I always find it interesting how regardless of what the monthly non-farm payrolls (jobs report) says, WTI always rises (e.g., if the numbers were less than expected--WTI goes up because of a weaker dollar based on the report, whereas if the numbers were more than expected--WTI still goes up claiming more jobs = more demand). The same is true for whether or not the Federal Reserve decides to raise interest rates--either way, WTI always goes up.

    Even this week, with a surprise build in inventory and an increase in rig count data, WTI avoids lowering in price and constantly stays near session highs until it eventually makes a new high all the way until the close. Short-covering is allowed on any "down" day for the markets, as though international law forbids prices from STAYING down, but on every day WTI is up, never does such a thing as "long unwinding" occur.

    As a member of the middle, middle-class here in the USA, quite frankly I'm tired of continuing to pay more and more for the same amount of gas etc. not because of inflation, but because my demand for oil to get to and from work, my daughter's daycare, and the grocery store means I must deserve to be punished. If Trump truly was concerned about high oil prices, then he would do what then-president George W. Bush did in July 2008 (following all-time highs of almost $150/bbl on WTI, adjusted-for-inflation = higher than the oil embargo during the 1970s): He mandated that the margin requirements on WTI be raised considerably, and look at what happened by early 2009--the WTI back into the $30s/bbl.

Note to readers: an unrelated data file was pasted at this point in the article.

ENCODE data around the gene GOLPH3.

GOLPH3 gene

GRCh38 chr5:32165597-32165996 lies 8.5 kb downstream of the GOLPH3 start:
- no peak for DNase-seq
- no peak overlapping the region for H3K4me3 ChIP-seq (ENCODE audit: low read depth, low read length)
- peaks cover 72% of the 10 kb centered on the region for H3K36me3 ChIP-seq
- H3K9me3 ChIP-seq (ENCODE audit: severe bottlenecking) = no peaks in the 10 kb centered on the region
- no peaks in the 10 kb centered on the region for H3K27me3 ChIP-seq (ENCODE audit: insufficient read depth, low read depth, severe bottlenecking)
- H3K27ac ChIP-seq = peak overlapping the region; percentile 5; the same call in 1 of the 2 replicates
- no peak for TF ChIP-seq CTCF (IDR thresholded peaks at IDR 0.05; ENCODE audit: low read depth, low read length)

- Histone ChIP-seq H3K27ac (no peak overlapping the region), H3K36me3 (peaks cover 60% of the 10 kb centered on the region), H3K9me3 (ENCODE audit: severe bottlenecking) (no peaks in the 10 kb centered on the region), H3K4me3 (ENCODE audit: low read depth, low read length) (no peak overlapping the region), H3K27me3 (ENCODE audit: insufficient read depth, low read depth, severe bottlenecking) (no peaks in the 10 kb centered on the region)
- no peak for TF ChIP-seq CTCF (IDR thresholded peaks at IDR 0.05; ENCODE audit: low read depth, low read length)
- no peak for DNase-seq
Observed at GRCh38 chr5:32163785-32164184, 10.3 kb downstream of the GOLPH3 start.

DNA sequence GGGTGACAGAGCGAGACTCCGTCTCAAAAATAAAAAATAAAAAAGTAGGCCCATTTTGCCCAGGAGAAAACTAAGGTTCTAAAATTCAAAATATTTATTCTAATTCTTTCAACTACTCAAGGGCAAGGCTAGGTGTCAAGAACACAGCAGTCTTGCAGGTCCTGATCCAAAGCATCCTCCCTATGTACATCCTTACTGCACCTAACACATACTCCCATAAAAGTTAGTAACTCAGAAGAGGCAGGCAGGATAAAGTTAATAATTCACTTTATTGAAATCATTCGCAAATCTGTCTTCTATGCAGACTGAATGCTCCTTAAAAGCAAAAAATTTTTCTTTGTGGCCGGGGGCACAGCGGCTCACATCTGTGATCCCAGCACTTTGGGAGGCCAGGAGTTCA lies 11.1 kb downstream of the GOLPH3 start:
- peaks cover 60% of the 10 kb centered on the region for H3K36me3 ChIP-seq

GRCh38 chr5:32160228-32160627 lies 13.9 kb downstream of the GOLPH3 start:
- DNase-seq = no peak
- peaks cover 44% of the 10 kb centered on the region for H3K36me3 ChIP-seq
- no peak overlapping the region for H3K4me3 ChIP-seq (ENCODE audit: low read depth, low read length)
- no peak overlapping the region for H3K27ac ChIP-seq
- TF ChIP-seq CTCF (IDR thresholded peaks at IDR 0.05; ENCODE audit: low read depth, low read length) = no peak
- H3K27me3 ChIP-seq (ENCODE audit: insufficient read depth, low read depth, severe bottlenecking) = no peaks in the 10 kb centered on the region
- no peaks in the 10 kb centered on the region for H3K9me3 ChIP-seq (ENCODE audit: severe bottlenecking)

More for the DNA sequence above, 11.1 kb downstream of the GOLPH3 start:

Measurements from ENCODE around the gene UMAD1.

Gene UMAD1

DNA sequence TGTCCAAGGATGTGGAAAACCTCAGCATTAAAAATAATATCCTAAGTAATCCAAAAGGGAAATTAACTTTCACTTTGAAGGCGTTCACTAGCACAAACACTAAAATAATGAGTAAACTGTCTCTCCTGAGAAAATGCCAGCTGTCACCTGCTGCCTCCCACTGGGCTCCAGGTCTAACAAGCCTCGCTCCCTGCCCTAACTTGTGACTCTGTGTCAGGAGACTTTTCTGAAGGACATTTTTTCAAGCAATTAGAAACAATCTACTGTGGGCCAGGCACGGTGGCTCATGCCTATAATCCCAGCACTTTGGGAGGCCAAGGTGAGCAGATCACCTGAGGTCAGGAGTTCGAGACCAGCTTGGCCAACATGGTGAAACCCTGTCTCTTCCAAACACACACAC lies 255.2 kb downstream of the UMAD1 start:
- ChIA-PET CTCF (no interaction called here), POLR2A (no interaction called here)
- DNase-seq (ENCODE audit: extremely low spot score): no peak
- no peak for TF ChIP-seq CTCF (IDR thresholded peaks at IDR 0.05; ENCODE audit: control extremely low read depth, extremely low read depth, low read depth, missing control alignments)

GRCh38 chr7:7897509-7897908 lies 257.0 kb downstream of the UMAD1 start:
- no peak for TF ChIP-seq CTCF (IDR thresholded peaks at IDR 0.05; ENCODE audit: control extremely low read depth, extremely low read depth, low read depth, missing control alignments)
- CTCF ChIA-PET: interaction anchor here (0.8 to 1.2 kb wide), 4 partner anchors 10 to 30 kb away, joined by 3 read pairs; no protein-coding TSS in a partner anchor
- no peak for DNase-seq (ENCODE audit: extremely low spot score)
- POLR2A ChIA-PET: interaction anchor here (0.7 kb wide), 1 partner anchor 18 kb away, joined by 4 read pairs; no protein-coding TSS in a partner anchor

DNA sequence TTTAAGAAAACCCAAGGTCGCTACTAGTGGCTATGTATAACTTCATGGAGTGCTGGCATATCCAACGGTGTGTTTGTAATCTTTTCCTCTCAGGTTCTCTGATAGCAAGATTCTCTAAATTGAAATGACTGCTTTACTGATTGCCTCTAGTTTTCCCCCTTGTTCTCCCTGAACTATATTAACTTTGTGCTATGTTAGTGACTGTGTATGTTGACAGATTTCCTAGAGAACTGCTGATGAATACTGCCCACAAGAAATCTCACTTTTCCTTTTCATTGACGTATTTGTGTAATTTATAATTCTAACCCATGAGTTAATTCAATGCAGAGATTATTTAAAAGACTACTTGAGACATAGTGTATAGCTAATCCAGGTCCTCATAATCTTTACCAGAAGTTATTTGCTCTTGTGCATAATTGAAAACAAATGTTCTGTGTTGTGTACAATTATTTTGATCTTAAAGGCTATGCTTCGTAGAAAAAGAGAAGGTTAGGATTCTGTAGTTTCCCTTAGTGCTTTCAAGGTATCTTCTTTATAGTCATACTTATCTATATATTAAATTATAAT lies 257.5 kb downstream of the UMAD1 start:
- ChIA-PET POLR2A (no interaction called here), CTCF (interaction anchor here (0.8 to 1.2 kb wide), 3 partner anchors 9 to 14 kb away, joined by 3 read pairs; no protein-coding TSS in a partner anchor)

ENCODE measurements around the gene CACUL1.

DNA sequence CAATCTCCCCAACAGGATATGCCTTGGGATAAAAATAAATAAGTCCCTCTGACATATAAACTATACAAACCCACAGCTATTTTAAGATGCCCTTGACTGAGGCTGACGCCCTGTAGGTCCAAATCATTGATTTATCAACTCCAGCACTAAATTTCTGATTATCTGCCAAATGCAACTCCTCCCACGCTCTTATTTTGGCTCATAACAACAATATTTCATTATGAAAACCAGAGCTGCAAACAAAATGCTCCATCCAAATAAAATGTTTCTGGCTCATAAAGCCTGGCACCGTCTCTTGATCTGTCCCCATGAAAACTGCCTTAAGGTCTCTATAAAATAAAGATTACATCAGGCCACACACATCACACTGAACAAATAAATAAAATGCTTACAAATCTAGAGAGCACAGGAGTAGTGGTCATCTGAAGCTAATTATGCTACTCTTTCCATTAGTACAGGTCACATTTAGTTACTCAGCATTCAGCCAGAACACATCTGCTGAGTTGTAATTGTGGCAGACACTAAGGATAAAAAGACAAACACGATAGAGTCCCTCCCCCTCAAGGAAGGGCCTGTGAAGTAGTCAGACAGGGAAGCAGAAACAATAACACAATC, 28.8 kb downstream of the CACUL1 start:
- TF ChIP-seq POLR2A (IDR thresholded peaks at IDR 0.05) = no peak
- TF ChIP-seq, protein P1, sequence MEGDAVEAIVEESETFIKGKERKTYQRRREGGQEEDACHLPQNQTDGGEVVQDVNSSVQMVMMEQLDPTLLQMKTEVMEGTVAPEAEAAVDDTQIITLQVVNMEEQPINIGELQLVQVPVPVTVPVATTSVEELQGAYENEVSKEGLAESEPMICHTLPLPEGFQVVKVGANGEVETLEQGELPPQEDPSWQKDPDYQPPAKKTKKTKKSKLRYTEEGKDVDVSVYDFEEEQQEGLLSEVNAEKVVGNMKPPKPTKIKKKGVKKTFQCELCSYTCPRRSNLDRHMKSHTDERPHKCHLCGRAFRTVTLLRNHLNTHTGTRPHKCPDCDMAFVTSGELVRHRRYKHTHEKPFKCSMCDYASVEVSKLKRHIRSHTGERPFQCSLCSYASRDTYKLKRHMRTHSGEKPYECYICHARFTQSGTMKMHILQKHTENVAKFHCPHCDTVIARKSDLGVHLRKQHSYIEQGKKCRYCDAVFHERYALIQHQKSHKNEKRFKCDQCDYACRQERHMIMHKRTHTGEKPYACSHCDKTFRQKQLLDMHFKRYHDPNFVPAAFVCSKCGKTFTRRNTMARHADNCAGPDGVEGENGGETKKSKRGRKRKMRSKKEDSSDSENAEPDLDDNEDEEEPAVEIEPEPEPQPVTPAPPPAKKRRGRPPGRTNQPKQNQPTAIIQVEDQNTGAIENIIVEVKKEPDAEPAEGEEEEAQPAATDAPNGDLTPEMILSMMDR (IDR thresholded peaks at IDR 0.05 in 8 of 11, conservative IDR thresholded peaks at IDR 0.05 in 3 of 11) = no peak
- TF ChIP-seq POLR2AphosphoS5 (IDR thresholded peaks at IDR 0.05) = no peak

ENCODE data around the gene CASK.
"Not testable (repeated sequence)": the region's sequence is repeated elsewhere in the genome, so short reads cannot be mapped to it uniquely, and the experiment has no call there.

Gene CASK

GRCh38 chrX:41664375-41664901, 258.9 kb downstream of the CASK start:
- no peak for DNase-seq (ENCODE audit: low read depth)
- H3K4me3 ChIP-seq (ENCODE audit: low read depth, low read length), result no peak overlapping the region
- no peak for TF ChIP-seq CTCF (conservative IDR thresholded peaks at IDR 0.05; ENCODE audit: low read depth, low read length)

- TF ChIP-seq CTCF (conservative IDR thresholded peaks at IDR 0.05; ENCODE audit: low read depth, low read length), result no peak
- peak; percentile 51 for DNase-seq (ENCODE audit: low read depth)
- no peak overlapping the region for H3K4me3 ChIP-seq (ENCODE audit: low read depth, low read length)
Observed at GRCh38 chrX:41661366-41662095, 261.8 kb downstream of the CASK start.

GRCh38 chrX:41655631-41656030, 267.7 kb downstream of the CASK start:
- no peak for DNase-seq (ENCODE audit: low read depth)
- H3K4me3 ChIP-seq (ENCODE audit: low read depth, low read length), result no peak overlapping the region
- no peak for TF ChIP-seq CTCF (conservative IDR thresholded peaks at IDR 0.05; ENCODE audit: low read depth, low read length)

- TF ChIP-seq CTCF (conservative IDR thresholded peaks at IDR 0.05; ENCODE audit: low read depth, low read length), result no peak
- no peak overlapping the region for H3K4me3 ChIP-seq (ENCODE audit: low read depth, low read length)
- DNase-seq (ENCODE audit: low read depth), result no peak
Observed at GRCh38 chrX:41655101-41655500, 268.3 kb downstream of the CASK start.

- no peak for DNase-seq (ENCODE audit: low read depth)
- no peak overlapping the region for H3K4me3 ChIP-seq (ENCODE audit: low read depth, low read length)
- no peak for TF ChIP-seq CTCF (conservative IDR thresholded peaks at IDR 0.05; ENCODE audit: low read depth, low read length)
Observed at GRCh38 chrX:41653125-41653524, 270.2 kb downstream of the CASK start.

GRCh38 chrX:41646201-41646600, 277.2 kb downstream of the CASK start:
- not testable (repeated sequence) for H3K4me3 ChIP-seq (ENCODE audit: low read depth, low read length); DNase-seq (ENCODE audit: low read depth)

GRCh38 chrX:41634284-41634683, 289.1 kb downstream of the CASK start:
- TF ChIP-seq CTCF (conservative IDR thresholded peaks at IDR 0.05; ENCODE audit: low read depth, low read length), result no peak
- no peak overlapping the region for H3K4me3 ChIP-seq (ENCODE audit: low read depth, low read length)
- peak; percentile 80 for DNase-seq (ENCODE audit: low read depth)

I just want every oil bull to remember two things:
    1) To invest in WTI, the current margin requirements are approx. $3,250/contract. Since each contract = 1,000 bbl that means that those in the market that determine the price of this global commodity pay about $3.25/bbl or less than 8 cents a gallon. Let that sink in for just a minute.
    2) Ultimately, you're not helping the U.S. oil sector (like many people I know of here in Texas) nearly as much as you're helping members of OPEC+. Remember 9/11. Recall who is among the largest importer of arms...and don't forget--all those hard-working folks that you think you're helping in the U.S. will never enjoy the life of an average citizen of U.A.E. or Kuwait--which holds the world's strongest currency (1 Kuwaiti dinar = between 3 and 4 USD).
  • Louis on July 06 2018 said:
    Well put, put and not too much bull in that one.
  • Jonathan on July 06 2018 said:
    When WTI hit 72.14 and walked all day to 74 it was again clear the banks own oil pricing and when they see it fit to run down it will, but not the open market.

    It's a shame Nymex and cme stand by while this stuff plays out. They really should cap these banks ability to buy 10k+ contracts a day because their funding allows pricing manipulation that isn't merited. If you or I could do such a thing we would be kicked out of the system and sent to prison for price manipulation.

    The front month is clearly overbought, check the spreads. China economy is not doing well. China is getting sanctioned more and more by heir biggest customer and leading Iran oil purchasers met in Vienna today to agree to keep buying Iran oil.

    Yet price went up $2 and never retraced.